There is a need for immediate, co-ordinated, full and effective investigations into all cases of abduction and murder of women in the name of honour. The state has a key role in acting without delay to prevent violence against women and honour killings.
Mechanisms must be established across all agencies to search for women who go missing straight away. Successful prosecutions of all perpetrators who commit or conspire to commit honour killings against women also have to be pursued.
Two high profi le cases have recently been heard at the Old Bailey: one involving the disappearance and murder of Surjit Athwal, 27, in 1998, and the other the brutal and horrific so-called honour murder of 20-year-old Banaz Mahmod from Mitcham, South London, in 2006.
Cases reported in recent years show that there is still limited knowledge about the impact of family-based honour violence and little resistance to so called honour killings in communities where they occur.
So how can we respond effectively to the needs of those affected by violence based on so-called family honour?
Banaz’s case has several implications. First, there is a need to believe the testimony of a victim who reports that she has received threats of an honour killing from her family. This requires understanding how women view their experiences, how they respond to violence, where they go for help, what happens when they ask for help, and the effectiveness of that help. There is also a need to invest in specialist prevention programmes and to expand fi nancial, legal and support services for such women.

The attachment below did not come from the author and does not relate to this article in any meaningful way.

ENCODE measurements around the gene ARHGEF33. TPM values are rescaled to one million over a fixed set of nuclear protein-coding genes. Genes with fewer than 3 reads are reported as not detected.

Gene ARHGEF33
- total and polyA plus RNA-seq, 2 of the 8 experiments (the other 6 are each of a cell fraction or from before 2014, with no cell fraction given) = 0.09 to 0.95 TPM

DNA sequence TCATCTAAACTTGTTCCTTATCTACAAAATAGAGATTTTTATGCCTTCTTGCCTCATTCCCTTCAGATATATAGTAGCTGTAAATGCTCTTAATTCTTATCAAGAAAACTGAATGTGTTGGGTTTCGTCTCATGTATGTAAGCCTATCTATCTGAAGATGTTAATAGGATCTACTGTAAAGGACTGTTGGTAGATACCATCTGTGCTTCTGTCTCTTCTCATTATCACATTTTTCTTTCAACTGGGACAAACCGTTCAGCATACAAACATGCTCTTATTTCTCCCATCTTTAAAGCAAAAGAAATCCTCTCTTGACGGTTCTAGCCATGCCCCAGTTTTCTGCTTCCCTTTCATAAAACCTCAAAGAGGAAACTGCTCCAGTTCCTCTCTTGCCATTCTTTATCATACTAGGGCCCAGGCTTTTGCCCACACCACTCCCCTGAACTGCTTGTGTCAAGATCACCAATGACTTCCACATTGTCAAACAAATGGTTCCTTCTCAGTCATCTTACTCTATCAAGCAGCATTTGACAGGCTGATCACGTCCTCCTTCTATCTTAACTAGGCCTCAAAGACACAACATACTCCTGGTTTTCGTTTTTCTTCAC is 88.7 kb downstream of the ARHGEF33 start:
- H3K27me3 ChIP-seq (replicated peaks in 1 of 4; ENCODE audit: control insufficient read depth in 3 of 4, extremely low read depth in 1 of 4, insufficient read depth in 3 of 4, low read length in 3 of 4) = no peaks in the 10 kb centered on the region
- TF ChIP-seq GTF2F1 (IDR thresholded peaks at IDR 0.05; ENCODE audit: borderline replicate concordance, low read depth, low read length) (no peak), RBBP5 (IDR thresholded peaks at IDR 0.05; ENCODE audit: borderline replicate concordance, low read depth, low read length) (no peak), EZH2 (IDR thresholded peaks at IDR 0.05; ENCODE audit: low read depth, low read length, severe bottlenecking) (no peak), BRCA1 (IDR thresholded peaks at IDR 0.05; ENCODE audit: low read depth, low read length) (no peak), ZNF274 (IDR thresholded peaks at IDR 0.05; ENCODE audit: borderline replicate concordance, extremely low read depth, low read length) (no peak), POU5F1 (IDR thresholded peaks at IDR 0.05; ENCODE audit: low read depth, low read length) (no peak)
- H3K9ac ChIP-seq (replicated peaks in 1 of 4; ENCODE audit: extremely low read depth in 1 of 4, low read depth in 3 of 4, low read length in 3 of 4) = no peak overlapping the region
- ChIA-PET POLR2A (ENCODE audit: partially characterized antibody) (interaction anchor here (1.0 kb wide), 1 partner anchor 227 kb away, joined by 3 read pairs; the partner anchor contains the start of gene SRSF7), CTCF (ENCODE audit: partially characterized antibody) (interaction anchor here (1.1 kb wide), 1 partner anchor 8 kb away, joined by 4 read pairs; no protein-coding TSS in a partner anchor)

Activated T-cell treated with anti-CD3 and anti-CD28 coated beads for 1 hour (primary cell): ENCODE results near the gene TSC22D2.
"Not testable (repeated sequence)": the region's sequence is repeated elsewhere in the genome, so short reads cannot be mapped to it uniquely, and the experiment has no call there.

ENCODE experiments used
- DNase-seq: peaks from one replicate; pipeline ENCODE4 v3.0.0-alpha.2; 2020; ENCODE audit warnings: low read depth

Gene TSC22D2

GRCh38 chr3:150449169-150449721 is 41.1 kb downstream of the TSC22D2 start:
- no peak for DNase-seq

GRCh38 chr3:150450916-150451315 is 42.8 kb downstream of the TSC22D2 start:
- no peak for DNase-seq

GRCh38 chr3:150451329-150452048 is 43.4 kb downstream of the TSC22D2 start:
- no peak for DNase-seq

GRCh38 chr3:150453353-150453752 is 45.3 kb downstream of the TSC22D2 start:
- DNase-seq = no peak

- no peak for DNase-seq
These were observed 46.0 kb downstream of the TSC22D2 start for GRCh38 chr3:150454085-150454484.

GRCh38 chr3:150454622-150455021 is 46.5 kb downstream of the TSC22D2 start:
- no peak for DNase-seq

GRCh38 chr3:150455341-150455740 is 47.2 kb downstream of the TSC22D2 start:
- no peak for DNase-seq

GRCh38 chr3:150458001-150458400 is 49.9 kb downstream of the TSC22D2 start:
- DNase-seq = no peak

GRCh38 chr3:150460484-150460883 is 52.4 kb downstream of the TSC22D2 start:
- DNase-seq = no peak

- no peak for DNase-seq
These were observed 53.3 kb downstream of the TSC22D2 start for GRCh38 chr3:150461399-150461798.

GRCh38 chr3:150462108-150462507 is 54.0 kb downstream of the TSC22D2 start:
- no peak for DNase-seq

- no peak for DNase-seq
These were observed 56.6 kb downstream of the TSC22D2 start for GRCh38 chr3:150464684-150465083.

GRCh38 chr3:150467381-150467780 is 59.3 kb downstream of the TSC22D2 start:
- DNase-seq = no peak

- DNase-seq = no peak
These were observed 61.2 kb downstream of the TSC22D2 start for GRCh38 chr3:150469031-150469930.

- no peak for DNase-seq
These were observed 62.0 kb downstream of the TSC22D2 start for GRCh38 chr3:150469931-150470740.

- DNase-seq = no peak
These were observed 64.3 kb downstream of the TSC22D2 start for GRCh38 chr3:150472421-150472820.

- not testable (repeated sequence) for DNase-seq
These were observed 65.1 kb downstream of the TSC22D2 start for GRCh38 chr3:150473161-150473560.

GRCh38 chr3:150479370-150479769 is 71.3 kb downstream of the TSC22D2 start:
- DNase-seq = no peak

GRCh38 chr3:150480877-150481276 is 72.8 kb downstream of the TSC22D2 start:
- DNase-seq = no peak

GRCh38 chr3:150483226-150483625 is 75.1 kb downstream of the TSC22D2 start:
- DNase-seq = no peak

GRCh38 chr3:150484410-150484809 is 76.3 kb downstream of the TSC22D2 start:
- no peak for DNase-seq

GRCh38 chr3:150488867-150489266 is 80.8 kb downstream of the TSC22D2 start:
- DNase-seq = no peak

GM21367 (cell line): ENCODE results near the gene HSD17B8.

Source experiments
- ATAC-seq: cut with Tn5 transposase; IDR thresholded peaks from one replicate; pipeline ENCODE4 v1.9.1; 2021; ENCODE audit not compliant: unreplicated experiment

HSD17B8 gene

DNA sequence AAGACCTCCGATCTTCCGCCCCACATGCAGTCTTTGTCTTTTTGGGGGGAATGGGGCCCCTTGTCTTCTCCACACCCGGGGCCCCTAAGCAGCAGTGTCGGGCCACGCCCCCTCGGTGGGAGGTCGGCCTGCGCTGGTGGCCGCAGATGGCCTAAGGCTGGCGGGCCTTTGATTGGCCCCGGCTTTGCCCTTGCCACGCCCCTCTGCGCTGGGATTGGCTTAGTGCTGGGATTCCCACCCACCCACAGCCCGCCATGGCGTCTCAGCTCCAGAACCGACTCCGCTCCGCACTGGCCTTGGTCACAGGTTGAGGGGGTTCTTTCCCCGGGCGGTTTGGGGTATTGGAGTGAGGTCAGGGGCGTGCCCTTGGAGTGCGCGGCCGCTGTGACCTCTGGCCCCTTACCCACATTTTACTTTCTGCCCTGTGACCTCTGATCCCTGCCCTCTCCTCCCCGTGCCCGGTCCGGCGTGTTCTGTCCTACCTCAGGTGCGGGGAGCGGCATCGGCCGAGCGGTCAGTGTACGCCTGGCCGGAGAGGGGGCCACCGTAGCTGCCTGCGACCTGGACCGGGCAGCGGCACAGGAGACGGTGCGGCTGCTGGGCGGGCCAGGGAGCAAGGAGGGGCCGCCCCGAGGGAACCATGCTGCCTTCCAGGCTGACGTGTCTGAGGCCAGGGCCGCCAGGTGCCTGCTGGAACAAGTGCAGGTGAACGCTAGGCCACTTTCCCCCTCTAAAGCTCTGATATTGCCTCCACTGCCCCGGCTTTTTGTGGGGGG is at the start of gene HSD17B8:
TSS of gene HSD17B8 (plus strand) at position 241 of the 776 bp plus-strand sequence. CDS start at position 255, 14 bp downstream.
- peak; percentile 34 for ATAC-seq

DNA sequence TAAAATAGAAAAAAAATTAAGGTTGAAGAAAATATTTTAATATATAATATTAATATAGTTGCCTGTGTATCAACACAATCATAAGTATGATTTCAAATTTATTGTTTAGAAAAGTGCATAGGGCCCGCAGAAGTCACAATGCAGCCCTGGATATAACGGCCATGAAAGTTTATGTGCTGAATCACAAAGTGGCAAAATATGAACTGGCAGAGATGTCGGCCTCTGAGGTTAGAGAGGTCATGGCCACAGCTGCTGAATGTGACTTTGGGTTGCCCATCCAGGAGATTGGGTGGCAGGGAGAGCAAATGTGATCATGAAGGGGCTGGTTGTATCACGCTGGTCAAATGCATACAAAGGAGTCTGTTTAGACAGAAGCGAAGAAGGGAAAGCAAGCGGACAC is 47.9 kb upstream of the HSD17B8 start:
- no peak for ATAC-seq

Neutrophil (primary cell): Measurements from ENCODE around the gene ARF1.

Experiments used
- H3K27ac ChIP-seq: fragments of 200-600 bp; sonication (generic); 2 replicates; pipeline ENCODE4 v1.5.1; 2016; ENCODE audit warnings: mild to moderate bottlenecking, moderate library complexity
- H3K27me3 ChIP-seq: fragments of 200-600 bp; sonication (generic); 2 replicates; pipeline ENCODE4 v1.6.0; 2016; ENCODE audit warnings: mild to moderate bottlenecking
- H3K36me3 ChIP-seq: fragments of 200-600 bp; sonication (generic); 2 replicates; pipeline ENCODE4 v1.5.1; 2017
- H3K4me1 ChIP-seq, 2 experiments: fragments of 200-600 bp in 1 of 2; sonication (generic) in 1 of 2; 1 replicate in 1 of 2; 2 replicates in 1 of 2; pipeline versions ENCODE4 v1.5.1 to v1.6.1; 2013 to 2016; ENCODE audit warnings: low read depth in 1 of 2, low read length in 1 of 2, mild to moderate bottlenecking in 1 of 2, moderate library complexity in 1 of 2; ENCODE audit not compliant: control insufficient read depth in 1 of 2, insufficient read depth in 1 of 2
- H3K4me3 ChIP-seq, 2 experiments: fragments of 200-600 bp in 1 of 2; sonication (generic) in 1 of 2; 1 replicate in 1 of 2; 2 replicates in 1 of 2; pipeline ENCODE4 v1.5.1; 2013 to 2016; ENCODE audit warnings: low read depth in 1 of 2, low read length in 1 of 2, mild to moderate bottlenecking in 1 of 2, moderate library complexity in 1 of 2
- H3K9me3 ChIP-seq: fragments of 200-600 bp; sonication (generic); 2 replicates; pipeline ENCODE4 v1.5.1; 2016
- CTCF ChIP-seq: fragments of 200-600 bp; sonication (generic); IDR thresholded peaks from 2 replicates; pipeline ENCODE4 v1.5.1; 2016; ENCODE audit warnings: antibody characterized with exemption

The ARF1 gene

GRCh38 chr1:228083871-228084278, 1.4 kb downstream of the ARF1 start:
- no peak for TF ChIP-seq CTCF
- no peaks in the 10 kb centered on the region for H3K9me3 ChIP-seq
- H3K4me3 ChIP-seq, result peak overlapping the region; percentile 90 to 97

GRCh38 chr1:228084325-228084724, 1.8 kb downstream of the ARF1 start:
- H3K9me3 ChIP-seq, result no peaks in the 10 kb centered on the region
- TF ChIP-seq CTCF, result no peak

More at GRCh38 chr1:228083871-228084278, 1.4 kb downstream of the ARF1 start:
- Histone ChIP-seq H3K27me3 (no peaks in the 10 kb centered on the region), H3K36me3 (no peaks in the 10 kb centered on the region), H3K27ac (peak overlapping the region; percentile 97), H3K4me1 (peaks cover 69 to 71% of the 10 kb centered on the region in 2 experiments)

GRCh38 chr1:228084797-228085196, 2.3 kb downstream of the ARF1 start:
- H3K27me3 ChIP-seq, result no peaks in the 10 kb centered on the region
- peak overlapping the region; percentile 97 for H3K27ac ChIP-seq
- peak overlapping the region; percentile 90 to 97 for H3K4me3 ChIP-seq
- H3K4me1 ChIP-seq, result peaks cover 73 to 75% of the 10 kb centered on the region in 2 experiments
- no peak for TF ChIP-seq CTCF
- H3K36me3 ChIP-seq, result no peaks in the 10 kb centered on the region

To deter this abuse, punitive responses must be made to those who perpetrate violence; those who conspire to commit murder must be pursued and punished with unrelenting certainty and severity. The criminal justice system must continue to remain steadfast in providing effective deterrents in the form of severe sentences, so that we do not have another tragic case like that of Banaz.
There also needs to be sustained long-term educational campaigns to highlight the various manifestations of honour-based violence. At the community level, communities need to participate in genuine efforts to prevent violence, such as attempts to change certain social norms.
On a wider scale this needs to be complemented by long-term work on addressing the structural inequalities that lead to every day forms of violence against women.
Dr Aisha Gill is senior lecturer in criminology, Roehampton University. She is active in two key South Asian women’s organisations (Newham Asian Women’s Project and Imkaan) supporting women and children experiencing violence.